Visible mending is having a moment- a shift in our value systems accounts for this upcoming trend. In the early years, there was little choice and no glory to the act of mending; fabric was expensive, and replaced rarely.
Today, however, fabric is of limited emotional and economical value; it is replaced easily. Kamala Murali’s conscience and passion drives her to work with remnant fabrics; her curiosity directed innovations of textile repair are shaping a distinctive label for her in the upcycling industry.
Chennai-based, young textile designer, Kamala Murali resonates with the vast potential of discarded pre-consumer surplus material. With Kambli studio, she is passionately communicating the merit of such scrap. Kambli- for blanket in Tamil- vies to be a distinct contemporary voice within the circular economy. “I want to make one-of-a-kind pieces”, Kamala expresses her drive to create unique products.
The inception of such design ethics took off from a printmaking studio assignment that involved working with remnant material during her time at Srishti Institute of Art, Design and Technology where she pursued her undergraduate degree in Textile design (2007-2011). Ever since, she knew that she loved to collect and live with upcycled material, and was curious to explore new ways to use “waste”. In 2012, she moved to New York City to pursue a Master’s Degree in Design History at Parsons- The New School, after which she worked in the city as a textile archivist and writer.
Returning to India in 2015, well-aware of the historic context of design and of aesthetics in the textile industry through her education and experience, she founded Kambli. Since 2018, Kambli studio makes modern patchwork quilts, cushions, wall-hangings, and runners. There is an honest, distinctive quality to their textile work that explores the capacity of ‘waste’ materials to elevate it to that of luxurious (silk and cotton), one-of-a-kind pieces made for contemporary living.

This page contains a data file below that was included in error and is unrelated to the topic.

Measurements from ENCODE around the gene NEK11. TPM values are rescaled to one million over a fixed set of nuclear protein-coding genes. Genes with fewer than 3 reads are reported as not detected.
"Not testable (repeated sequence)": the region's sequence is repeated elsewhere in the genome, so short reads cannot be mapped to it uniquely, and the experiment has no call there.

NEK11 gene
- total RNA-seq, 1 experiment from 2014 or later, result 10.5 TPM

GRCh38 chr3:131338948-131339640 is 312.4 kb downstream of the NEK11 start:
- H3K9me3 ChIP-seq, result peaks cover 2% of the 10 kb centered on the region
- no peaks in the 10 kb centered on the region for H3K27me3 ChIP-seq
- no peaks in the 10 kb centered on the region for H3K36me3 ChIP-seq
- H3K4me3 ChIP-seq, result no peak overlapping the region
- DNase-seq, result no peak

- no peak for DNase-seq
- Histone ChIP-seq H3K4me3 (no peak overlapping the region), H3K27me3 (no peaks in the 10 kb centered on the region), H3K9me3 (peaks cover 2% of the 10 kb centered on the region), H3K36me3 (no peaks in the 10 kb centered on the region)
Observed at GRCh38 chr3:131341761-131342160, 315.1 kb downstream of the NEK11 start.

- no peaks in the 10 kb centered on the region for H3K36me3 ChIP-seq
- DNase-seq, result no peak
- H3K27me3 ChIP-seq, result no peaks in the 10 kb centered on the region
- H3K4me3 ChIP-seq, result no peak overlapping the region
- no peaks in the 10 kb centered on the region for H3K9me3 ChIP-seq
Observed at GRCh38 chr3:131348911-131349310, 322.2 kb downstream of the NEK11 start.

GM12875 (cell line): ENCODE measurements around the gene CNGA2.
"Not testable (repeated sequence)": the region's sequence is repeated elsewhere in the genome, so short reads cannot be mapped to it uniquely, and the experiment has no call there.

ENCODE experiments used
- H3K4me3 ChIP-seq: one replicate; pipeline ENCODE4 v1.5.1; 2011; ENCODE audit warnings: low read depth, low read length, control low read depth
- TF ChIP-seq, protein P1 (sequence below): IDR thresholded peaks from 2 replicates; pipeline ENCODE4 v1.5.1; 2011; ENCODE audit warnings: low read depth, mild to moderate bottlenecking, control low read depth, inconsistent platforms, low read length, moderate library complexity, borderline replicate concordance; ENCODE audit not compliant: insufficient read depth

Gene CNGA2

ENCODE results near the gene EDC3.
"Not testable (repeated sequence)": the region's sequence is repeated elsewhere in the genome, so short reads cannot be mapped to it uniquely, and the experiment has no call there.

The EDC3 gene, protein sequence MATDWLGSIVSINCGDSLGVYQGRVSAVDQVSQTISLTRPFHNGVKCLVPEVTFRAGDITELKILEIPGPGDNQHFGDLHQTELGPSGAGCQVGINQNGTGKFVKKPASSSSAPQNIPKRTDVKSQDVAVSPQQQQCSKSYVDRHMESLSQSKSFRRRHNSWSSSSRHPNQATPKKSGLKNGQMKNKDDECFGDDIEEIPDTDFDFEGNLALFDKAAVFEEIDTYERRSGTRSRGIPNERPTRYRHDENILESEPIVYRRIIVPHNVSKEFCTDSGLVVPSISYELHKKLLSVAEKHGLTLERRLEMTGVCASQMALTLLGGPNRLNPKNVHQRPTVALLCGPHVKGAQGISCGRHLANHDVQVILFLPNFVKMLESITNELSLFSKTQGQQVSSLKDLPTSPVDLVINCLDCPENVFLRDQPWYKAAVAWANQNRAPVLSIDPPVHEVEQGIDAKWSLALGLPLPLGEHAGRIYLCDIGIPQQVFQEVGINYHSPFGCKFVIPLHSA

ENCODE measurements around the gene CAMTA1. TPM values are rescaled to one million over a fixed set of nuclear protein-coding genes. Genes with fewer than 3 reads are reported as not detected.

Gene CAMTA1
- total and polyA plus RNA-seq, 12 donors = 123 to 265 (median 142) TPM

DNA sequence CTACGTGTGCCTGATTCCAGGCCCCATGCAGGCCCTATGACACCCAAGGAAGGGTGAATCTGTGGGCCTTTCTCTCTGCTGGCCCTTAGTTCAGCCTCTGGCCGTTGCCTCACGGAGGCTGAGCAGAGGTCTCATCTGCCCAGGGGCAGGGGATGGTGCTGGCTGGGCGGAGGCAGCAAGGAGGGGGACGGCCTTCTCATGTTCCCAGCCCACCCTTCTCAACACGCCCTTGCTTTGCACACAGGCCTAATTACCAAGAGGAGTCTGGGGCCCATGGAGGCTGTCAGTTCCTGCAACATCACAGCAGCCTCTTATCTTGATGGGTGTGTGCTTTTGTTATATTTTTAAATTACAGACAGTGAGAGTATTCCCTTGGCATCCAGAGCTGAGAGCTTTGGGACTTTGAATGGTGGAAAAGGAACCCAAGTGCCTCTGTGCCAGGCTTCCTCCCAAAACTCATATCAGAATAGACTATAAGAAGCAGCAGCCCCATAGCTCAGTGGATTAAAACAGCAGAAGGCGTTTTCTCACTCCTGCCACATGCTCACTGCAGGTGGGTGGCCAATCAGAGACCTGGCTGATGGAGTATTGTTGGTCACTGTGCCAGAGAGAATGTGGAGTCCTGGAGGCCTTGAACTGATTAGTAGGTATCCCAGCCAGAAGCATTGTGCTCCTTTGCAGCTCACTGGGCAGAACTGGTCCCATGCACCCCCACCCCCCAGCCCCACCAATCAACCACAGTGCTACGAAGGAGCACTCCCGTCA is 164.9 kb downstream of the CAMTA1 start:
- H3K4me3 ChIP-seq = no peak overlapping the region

She takes inspiration from traditional practices of repair and reuse, along with ways of textile-making from India and other Eastern countries. Techniques and stories of Japanese Boro, Korean Jogakbo, Indian Siddi quilt and traditional Kantha embroidery continue to inform Kambli’ s process. Despite being rooted to a historic context, she makes a clear statement, placing herself in the context of modernism through the design decisions of her patchwork.
She often takes reference from modernist Josef Albers’ body of work and theories of colour interaction. When asked about her design decisions in terms of geometric compositions, she mentions, “The easiest way to work with pieces of fabric is piecing together of rectangular strips, this is also one of the oldest techniques within repair and reuse.” She gravitates towards minimalism. The simplicity of rectangular patches weaved together to create various visual compositions is a result of that.
Always having been drawn to colour, her compositions are resulting her understanding of colour of this affinity; simple and colour-driven. “I enjoy playing with blocks to create unique designs.” She makes a virtue of that.
“The paradox of young designers seeking inspiration from old and textiles, brings to the focus the question of what it means to be a maker in a world in which we already have too much and what do u make w the search”- Kate Irvin. It is certainly pleasing that this style of repair has regained popularity. It contradicts the current state of fast fashion where inexpensive clothing is produced rapidly by mass-market retailers in response to trends- a term that is by nature a threat to the integrity of this ethos.
There is no such specific aim with Kambli; Kamala was uncertain what the consumer response to expect when she began, she was merely intrigued by living with unique contemporary pieces and interested in knowing how other people would like to live with them. There have always been 3 key philosophies that shaped the ethos of the studio: “to re-examine: our cultural attitudes of ‘waste’, to re-imagine: our ideas of aesthetics, use design history as a map of values that may resonate with and help us: to find our grounding in the present.”
1: Kate, I. (2020) The creative destruction of brokenness: Japanese boro ... - icom costume. https://costume.mini.icom.museum/wp-content/uploads/sites/10/2020/08/11.-The-Creative-Destruction-of-Brokenness_-Japanese-Boro-Repair-and-Fashion-Futures-by-Kate-Irvin.pdf (Accessed: 22 June 2023).
2: Kambli: Modern Textiles for Home & Living (no date) k a m b l i. Available at: https://www.kamblistudio.com/ (Accessed: 2 July 2023).